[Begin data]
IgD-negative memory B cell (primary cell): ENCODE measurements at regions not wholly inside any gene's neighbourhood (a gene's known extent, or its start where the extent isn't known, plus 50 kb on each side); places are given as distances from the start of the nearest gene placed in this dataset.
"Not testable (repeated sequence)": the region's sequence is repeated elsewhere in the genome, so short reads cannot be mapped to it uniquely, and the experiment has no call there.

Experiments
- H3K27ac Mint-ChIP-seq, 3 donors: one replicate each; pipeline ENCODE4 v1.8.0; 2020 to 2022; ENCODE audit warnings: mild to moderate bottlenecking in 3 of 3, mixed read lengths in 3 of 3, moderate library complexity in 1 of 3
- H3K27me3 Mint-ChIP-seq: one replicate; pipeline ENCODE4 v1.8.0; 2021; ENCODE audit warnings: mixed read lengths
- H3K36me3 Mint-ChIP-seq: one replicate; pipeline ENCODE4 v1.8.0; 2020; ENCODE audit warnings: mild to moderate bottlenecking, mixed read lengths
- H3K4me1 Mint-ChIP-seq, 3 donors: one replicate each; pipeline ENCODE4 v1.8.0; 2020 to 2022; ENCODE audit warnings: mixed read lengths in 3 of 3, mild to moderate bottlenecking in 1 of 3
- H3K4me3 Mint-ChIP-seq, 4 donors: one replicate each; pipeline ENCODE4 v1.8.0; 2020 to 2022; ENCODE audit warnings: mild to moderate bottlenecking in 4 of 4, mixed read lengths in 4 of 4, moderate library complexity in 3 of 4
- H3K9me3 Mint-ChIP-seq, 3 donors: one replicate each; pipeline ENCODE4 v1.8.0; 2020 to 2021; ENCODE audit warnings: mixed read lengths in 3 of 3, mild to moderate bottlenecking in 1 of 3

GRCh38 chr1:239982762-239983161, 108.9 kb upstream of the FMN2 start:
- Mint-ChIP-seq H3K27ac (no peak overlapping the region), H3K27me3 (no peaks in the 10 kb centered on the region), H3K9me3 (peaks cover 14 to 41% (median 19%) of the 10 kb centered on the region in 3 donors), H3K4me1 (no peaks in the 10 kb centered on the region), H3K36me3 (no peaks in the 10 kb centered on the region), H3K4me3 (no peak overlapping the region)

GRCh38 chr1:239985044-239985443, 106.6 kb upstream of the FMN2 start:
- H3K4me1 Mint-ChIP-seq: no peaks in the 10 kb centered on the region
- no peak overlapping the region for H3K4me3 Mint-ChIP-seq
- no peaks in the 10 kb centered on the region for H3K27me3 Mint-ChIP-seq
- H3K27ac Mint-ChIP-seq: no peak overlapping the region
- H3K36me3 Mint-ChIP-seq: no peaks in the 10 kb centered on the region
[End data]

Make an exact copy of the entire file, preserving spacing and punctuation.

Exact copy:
IgD-negative memory B cell (primary cell): ENCODE measurements at regions not wholly inside any gene's neighbourhood (a gene's known extent, or its start where the extent isn't known, plus 50 kb on each side); places are given as distances from the start of the nearest gene placed in this dataset.
"Not testable (repeated sequence)": the region's sequence is repeated elsewhere in the genome, so short reads cannot be mapped to it uniquely, and the experiment has no call there.

Experiments
- H3K27ac Mint-ChIP-seq, 3 donors: one replicate each; pipeline ENCODE4 v1.8.0; 2020 to 2022; ENCODE audit warnings: mild to moderate bottlenecking in 3 of 3, mixed read lengths in 3 of 3, moderate library complexity in 1 of 3
- H3K27me3 Mint-ChIP-seq: one replicate; pipeline ENCODE4 v1.8.0; 2021; ENCODE audit warnings: mixed read lengths
- H3K36me3 Mint-ChIP-seq: one replicate; pipeline ENCODE4 v1.8.0; 2020; ENCODE audit warnings: mild to moderate bottlenecking, mixed read lengths
- H3K4me1 Mint-ChIP-seq, 3 donors: one replicate each; pipeline ENCODE4 v1.8.0; 2020 to 2022; ENCODE audit warnings: mixed read lengths in 3 of 3, mild to moderate bottlenecking in 1 of 3
- H3K4me3 Mint-ChIP-seq, 4 donors: one replicate each; pipeline ENCODE4 v1.8.0; 2020 to 2022; ENCODE audit warnings: mild to moderate bottlenecking in 4 of 4, mixed read lengths in 4 of 4, moderate library complexity in 3 of 4
- H3K9me3 Mint-ChIP-seq, 3 donors: one replicate each; pipeline ENCODE4 v1.8.0; 2020 to 2021; ENCODE audit warnings: mixed read lengths in 3 of 3, mild to moderate bottlenecking in 1 of 3

GRCh38 chr1:239982762-239983161, 108.9 kb upstream of the FMN2 start:
- Mint-ChIP-seq H3K27ac (no peak overlapping the region), H3K27me3 (no peaks in the 10 kb centered on the region), H3K9me3 (peaks cover 14 to 41% (median 19%) of the 10 kb centered on the region in 3 donors), H3K4me1 (no peaks in the 10 kb centered on the region), H3K36me3 (no peaks in the 10 kb centered on the region), H3K4me3 (no peak overlapping the region)

GRCh38 chr1:239985044-239985443, 106.6 kb upstream of the FMN2 start:
- H3K4me1 Mint-ChIP-seq: no peaks in the 10 kb centered on the region
- no peak overlapping the region for H3K4me3 Mint-ChIP-seq
- no peaks in the 10 kb centered on the region for H3K27me3 Mint-ChIP-seq
- H3K27ac Mint-ChIP-seq: no peak overlapping the region
- H3K36me3 Mint-ChIP-seq: no peaks in the 10 kb centered on the region